Five Types of Online Book Discovery

Andrew Rhomberg, Founder, Jellybooks

The challenge of ‘discoverability’ remains a favourite topic for the book industry: how do we ensure that we get the right books in front of the right readers at the right time and for the right price against a backdrop of increasing choice and competition for time. Andrew Rhomberg, Founder of Jellybooks, gives us his take on the different types of discovery and the exciting opportunities they present.

Last month Jellybooks celebrated its first anniversary. It has been an interesting year full of surprises, successes and setbacks and no shortage of learning about readers and publishers since our public launch.

Conversations about the ‘discoverability’ of books are ubiquitous right now, and rightly so  because book discovery presents a difficult challenge. We love to moan about Amazon’s “people who bought this also bought that” feature but if we have learnt one thing in the past year it is that book discovery is not a single eureka moment. Rather it is a journey consisting of many different touch points until somebody commits themselves to reading a book cover to cover,  and in the digital age we buy more [e]books than ever, yet finish fewer than ever before.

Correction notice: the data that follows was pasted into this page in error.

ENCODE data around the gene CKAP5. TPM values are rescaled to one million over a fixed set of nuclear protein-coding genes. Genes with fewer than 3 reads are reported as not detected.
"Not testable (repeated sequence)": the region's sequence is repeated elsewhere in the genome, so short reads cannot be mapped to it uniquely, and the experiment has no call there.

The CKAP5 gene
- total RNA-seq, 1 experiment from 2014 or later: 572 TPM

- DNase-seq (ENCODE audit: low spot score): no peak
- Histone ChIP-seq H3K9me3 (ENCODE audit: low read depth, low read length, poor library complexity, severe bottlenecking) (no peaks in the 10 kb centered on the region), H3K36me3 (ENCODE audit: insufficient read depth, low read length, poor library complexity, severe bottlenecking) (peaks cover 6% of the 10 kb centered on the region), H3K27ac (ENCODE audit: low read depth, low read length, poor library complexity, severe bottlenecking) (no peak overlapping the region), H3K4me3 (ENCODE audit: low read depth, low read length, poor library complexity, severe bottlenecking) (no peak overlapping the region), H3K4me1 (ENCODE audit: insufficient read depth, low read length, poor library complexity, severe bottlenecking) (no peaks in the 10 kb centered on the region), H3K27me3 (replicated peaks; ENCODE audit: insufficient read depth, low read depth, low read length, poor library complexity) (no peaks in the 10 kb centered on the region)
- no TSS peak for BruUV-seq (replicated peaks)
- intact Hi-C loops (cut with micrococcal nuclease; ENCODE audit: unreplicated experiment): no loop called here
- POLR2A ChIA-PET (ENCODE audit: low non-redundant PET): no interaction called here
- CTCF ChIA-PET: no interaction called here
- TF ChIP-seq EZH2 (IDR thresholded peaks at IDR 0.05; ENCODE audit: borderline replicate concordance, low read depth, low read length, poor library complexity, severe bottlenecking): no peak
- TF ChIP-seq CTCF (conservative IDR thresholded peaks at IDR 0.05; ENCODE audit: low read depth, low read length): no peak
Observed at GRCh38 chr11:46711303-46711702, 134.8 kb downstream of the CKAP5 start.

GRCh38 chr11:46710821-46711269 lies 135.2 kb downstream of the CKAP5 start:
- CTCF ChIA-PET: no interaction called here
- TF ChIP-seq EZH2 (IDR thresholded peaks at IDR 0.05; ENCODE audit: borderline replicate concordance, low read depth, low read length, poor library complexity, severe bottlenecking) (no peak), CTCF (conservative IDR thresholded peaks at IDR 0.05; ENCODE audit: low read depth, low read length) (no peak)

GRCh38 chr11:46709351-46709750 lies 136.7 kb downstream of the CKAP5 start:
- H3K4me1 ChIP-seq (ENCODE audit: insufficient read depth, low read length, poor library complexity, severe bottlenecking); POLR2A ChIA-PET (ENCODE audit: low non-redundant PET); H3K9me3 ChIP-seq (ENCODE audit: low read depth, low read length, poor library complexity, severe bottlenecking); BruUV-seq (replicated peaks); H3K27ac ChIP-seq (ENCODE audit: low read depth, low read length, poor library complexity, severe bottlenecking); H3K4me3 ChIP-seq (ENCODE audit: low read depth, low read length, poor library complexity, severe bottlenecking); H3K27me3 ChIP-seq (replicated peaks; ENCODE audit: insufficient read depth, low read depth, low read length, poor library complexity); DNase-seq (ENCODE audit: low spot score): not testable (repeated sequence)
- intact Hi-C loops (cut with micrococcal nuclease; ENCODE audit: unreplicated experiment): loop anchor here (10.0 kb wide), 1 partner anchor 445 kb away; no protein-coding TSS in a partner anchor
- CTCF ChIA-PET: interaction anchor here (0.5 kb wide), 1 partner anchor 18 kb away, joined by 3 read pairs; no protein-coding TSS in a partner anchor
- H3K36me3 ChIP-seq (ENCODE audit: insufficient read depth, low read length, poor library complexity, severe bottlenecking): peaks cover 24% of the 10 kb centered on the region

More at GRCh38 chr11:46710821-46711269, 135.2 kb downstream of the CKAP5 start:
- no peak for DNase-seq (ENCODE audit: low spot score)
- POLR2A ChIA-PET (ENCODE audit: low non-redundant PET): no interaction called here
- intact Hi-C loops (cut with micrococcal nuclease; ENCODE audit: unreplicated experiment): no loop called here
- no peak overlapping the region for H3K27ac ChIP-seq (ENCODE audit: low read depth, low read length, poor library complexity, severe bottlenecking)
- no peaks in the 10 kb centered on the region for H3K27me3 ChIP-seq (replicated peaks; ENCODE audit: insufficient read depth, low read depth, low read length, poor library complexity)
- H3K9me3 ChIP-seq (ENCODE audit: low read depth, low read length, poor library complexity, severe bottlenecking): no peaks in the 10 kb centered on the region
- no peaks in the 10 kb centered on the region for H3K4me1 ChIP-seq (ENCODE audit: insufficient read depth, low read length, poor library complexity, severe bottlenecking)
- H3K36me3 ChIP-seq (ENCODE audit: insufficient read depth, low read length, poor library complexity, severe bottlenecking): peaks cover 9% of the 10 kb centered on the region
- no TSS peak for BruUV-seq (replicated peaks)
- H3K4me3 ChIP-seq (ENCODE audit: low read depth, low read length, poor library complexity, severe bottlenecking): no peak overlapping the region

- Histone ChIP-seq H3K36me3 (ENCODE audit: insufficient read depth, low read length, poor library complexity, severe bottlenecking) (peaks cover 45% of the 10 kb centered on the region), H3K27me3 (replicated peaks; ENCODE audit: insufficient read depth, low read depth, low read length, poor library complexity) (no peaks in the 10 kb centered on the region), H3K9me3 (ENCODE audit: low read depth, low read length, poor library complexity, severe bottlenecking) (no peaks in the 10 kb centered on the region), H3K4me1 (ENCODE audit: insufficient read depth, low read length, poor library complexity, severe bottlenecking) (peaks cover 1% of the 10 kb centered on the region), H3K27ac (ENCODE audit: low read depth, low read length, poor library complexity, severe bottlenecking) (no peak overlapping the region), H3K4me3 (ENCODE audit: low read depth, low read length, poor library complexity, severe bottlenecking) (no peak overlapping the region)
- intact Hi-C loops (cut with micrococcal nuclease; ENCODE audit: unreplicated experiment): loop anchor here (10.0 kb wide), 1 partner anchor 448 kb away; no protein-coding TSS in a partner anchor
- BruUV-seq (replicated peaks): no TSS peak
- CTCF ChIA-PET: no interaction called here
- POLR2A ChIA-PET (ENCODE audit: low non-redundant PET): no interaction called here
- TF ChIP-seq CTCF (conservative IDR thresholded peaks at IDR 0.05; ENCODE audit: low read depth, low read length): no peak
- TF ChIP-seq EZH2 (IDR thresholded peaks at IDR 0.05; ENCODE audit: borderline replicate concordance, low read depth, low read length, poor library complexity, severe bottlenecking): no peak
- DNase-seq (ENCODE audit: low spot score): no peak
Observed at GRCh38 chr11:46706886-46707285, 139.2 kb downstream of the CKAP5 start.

So here is the simple Jellybooks’ theory of book discovery and the strategies we have developed to help readers find new titles and authors find an audience.

1.      Serendipitous Discovery: This is stumbling over a book either randomly or in a semi-directed fashion (favourite genre, topic, etc.). This is not searching Google for “find me a book to read” (good luck with that). Rather this is what browsing a book shop or a library shelf is all about. We take pleasure in making great finds. The first Jellybooks release (code named “Cranberry”) was an attempt at creating online such a serendipitous browsing experience whereby you could scroll an infinite list of fabulous book covers on your phone, tablet or laptop while having a few minutes of spare time between meetings or waiting for a bus or for friend to arrive (and we still offer and continue to enhance that service at www.jellybooks.com).